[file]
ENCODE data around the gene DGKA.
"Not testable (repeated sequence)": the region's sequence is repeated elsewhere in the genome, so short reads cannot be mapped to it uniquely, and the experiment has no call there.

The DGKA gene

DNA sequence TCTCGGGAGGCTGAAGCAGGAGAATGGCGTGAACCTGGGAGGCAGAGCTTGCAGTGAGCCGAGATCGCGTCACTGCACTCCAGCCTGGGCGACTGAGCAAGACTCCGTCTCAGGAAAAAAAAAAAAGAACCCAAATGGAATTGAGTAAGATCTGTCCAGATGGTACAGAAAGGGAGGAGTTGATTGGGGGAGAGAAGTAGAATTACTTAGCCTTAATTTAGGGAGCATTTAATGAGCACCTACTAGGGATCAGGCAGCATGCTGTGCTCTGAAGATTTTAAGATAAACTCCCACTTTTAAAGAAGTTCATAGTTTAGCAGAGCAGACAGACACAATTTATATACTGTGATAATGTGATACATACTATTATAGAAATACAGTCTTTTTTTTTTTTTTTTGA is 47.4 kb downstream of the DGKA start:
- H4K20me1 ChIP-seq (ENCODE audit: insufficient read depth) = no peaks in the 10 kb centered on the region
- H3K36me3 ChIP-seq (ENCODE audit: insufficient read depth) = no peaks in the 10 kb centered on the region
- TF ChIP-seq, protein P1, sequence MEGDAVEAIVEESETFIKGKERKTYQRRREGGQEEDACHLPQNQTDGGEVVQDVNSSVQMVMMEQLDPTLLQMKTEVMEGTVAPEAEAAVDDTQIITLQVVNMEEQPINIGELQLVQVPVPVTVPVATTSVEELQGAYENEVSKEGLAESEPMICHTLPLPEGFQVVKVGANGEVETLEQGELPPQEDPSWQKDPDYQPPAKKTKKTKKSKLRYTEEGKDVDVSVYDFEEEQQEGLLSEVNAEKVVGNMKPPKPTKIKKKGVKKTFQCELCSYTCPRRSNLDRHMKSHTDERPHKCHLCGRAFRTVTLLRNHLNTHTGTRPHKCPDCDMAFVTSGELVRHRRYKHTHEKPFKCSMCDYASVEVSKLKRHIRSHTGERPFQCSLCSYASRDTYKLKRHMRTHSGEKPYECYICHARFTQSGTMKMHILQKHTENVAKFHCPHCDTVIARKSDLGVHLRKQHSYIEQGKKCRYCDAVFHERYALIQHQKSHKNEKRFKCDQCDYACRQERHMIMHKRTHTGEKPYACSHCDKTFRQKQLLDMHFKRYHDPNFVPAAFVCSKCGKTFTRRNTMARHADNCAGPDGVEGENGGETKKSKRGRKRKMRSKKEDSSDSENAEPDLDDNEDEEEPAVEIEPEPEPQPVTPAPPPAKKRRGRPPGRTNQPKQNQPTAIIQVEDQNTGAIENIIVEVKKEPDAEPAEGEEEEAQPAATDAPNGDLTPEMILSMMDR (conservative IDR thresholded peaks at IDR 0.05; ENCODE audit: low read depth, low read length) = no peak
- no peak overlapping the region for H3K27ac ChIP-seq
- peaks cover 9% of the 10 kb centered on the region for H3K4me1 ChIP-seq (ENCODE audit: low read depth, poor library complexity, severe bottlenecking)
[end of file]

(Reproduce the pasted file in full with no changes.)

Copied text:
ENCODE data around the gene DGKA.
"Not testable (repeated sequence)": the region's sequence is repeated elsewhere in the genome, so short reads cannot be mapped to it uniquely, and the experiment has no call there.

The DGKA gene

DNA sequence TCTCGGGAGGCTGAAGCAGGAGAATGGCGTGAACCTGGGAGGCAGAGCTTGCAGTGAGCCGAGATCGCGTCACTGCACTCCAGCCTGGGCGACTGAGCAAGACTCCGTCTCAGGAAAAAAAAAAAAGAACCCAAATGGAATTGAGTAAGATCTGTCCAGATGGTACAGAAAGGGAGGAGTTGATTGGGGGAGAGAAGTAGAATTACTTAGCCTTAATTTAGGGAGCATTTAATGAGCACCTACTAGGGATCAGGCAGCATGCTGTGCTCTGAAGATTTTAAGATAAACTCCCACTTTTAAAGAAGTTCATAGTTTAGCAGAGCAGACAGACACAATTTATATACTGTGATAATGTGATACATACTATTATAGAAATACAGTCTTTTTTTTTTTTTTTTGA is 47.4 kb downstream of the DGKA start:
- H4K20me1 ChIP-seq (ENCODE audit: insufficient read depth) = no peaks in the 10 kb centered on the region
- H3K36me3 ChIP-seq (ENCODE audit: insufficient read depth) = no peaks in the 10 kb centered on the region
- TF ChIP-seq, protein P1, sequence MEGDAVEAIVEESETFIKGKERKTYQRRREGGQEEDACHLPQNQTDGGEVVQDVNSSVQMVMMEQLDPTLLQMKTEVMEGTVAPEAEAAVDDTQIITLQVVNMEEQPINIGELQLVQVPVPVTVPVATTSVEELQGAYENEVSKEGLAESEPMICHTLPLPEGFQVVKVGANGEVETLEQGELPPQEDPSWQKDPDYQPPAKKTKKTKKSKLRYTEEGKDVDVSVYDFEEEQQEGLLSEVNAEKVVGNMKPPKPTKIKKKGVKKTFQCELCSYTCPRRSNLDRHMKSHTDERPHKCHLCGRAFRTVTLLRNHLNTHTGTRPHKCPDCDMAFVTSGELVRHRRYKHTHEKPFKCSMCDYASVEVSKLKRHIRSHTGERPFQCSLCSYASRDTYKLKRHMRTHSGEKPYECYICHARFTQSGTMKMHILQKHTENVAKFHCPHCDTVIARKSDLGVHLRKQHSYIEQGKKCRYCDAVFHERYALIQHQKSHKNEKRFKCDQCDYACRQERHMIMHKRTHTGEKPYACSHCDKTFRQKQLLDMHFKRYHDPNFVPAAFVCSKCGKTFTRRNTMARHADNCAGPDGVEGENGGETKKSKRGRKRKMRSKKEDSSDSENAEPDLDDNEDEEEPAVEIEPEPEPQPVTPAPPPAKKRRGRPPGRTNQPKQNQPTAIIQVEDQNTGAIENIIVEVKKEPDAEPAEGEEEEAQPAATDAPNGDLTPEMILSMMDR (conservative IDR thresholded peaks at IDR 0.05; ENCODE audit: low read depth, low read length) = no peak
- no peak overlapping the region for H3K27ac ChIP-seq
- peaks cover 9% of the 10 kb centered on the region for H3K4me1 ChIP-seq (ENCODE audit: low read depth, poor library complexity, severe bottlenecking)